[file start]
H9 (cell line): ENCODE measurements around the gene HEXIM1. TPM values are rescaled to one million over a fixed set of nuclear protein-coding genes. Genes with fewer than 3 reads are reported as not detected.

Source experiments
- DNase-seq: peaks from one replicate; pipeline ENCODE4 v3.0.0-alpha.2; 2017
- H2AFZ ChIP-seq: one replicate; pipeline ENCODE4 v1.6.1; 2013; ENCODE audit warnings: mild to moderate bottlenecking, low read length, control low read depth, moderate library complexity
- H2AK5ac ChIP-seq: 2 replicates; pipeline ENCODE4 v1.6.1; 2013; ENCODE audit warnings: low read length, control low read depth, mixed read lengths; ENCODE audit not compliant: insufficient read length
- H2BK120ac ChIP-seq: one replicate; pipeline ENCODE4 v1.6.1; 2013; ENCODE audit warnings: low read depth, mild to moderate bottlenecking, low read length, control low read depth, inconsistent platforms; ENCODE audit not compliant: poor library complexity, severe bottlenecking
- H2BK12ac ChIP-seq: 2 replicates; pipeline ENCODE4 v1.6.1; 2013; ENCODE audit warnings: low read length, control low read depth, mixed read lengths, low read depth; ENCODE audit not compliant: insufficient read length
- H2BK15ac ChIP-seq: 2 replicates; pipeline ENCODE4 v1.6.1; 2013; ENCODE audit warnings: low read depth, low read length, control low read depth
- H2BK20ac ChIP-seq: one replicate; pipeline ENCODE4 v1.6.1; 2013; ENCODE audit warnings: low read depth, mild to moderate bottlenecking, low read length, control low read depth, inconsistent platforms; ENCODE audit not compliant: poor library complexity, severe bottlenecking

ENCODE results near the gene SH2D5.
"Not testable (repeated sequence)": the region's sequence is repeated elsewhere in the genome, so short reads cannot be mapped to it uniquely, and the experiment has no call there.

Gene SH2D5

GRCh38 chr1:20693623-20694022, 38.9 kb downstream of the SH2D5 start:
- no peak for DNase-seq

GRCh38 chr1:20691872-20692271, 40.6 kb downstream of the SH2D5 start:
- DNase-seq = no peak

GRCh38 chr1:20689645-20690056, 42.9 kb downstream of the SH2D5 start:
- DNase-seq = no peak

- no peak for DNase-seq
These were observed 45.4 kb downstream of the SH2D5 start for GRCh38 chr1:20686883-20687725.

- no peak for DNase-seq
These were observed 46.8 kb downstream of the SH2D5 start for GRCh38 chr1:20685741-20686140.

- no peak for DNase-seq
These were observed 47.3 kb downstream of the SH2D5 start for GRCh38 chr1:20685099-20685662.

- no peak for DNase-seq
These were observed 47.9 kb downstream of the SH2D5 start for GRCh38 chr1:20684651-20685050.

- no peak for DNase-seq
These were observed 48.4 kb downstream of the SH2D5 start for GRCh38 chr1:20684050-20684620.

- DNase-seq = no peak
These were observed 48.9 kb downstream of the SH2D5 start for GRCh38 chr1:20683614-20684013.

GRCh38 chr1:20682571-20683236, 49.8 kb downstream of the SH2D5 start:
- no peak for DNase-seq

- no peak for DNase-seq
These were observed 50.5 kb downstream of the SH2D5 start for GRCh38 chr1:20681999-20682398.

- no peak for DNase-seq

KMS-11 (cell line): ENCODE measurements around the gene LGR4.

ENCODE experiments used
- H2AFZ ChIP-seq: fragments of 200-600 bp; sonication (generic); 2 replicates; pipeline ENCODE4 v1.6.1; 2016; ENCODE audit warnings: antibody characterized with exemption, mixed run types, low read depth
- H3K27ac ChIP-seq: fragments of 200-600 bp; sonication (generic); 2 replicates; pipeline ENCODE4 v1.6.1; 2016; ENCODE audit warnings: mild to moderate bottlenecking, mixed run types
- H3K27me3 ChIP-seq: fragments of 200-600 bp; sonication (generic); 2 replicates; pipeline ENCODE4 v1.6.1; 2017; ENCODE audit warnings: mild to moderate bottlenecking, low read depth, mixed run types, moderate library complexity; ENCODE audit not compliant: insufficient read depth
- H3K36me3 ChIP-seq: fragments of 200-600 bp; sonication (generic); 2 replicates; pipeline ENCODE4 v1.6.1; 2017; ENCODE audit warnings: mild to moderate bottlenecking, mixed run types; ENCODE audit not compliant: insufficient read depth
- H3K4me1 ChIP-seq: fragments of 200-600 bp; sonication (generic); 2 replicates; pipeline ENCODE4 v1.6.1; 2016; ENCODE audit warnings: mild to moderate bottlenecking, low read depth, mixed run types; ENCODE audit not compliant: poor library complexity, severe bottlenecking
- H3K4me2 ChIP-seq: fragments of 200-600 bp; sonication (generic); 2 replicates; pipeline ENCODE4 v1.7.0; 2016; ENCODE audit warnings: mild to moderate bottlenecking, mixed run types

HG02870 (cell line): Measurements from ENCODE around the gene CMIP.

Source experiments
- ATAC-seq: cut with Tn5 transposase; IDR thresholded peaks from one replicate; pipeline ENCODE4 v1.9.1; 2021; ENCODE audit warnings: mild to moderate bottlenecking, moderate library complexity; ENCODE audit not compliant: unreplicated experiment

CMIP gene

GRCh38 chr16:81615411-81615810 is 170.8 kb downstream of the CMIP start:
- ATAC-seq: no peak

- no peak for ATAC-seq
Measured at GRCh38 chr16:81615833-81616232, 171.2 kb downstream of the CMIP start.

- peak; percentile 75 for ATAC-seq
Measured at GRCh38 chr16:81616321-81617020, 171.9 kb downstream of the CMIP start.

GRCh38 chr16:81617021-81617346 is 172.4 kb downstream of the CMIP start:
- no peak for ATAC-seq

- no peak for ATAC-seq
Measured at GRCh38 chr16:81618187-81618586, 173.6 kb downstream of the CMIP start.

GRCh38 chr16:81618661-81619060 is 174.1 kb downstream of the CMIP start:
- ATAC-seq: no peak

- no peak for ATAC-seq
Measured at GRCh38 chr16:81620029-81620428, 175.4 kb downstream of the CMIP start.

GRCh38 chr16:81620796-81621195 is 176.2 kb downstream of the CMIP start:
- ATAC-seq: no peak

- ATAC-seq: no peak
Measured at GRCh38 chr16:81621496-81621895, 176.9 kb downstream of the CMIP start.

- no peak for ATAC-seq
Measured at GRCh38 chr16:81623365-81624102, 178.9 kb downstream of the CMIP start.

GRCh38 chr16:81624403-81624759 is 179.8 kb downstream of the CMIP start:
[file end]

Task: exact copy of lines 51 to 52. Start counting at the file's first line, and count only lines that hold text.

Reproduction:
Measured at GRCh38 chr16:81615833-81616232, 171.2 kb downstream of the CMIP start.

- peak; percentile 75 for ATAC-seq